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May 1991

The Impact of Ulcerogenic Drugs on Surgery for the Treatment of Peptic Ulcer Disease

Author Affiliations

From the Surgical Service, Veterans Affairs Medical Center, San Diego, Calif, and the Department of Surgery, University of California–San Diego Medical Center.

Arch Surg. 1991;126(5):609-612. doi:10.1001/archsurg.1991.01410290085017

• To investigate the impact of ulcerogenic drugs on surgery for the treatment of peptic ulcer disease, we reviewed 150 surgical cases. Ulcerogenic drug use (steroids and/or nonsteroidal anti-inflammatory agents, including aspirin) increased from 15% between 1972 and 1977 to 37% between 1983 and 1988. While there was no correlation between ulcerogenic drug use and hemorrhage, obstruction, or intractable pain, 16 (52%) of the 31 perforations and 26 (38%) of the 69 emergency operations were associated with use of ulcerogenic drugs. The overall mortality rate was 11%. Death was correlated with age greater than 65 years and emergency operation, but not with ulcerogenic drug use or other variables. Of 12 patients with histories of peptic ulcer disease who were treated with ulcerogenic drugs without concomitant antiulcer prophylaxis, 11 (92%) required emergency operation to treat perforation or massive hemorrhage. Standard antiulcer medications or misoprostol should be prescribed to elderly patients and to those with histories of ulcers who require ulcerogenic drug therapy.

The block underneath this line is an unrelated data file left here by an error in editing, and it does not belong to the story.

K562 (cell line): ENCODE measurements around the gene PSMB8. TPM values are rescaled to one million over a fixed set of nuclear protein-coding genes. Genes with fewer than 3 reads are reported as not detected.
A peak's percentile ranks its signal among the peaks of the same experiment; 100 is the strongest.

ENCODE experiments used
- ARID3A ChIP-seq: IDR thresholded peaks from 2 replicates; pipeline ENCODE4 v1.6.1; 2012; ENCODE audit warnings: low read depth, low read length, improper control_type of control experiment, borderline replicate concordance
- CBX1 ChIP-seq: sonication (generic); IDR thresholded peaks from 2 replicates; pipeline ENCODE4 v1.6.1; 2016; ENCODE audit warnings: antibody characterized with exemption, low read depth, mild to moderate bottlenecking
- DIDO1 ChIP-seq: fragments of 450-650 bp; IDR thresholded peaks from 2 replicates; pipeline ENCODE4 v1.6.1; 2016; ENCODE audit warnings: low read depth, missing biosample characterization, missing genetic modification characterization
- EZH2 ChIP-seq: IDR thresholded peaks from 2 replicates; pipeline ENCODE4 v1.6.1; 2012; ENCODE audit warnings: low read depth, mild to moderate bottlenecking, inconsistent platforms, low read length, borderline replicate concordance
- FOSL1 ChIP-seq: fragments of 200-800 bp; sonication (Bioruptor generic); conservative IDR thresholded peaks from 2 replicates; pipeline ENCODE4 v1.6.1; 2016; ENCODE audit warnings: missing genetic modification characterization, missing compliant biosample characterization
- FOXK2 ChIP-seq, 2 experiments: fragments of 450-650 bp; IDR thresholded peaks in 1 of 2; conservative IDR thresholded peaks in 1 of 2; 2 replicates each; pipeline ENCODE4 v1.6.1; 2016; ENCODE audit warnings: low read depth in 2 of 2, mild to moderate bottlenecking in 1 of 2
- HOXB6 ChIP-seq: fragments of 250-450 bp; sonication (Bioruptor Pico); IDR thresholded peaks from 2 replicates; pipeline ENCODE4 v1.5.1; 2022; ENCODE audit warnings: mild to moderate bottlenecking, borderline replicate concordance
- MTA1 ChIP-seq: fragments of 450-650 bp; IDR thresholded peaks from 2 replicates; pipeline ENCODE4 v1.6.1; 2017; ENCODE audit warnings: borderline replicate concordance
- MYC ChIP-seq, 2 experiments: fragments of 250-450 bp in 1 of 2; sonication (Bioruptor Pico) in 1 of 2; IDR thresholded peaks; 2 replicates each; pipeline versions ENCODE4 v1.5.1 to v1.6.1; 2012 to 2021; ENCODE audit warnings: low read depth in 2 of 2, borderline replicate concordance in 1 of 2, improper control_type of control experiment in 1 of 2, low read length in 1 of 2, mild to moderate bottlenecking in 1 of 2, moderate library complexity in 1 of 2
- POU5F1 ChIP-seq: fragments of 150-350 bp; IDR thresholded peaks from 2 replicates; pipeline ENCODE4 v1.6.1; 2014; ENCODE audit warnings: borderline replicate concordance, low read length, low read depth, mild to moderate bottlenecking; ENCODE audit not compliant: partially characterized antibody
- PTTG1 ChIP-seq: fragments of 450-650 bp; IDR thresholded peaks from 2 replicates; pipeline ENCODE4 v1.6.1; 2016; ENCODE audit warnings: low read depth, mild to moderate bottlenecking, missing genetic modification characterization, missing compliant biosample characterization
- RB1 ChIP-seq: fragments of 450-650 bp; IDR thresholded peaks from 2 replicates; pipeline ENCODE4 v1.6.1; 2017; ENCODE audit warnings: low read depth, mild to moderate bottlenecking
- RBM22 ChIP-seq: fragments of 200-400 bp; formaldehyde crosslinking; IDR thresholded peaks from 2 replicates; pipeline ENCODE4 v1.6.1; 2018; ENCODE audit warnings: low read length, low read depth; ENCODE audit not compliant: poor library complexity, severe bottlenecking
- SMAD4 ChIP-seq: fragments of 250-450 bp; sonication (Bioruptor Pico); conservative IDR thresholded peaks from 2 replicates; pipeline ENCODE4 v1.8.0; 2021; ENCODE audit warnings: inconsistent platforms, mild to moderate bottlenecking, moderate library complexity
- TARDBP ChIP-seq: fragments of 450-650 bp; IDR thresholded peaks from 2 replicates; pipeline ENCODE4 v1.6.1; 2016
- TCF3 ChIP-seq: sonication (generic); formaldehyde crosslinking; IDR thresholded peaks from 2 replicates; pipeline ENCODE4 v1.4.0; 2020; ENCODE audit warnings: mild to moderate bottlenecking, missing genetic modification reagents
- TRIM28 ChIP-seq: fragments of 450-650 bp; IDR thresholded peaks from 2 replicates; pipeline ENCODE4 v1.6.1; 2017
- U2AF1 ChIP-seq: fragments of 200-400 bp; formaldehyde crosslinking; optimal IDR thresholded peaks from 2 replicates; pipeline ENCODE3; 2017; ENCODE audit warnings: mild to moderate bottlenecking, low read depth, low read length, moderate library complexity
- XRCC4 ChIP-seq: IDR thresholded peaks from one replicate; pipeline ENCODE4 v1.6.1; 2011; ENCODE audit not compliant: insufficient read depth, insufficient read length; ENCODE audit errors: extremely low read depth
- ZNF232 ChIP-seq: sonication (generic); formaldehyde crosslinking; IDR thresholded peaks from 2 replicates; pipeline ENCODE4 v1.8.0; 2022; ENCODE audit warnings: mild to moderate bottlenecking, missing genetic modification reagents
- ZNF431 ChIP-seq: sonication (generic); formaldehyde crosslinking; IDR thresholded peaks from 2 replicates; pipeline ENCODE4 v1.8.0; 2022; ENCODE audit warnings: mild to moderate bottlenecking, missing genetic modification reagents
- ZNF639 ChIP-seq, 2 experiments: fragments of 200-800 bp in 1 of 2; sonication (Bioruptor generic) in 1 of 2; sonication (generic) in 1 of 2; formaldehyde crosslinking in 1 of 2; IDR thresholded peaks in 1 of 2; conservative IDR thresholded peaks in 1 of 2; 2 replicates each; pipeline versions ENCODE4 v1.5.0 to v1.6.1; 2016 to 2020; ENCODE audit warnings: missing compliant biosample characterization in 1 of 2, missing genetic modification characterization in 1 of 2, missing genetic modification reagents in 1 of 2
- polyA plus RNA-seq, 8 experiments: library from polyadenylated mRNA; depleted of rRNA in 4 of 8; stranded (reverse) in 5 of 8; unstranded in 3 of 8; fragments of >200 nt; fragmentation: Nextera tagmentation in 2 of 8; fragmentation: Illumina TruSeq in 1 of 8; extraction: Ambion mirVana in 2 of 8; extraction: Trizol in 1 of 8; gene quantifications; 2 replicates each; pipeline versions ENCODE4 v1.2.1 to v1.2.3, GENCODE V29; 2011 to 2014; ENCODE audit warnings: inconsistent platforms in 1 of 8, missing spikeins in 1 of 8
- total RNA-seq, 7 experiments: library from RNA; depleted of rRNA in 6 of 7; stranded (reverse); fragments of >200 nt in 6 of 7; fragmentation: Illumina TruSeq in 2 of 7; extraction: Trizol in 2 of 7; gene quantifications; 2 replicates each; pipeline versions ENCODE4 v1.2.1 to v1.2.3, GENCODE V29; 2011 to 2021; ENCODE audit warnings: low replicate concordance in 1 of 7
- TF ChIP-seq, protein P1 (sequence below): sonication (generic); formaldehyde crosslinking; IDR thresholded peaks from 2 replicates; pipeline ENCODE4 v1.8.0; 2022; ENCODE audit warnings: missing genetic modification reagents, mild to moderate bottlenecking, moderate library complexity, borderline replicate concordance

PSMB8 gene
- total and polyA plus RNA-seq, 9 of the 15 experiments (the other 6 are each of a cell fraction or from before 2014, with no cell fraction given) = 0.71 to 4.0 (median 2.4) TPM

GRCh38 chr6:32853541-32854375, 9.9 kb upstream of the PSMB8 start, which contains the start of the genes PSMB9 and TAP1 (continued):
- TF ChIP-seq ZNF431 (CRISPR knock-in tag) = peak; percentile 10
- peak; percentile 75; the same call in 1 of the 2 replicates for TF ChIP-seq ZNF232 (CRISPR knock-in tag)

(Arch Surg. 1991;126:609-612)

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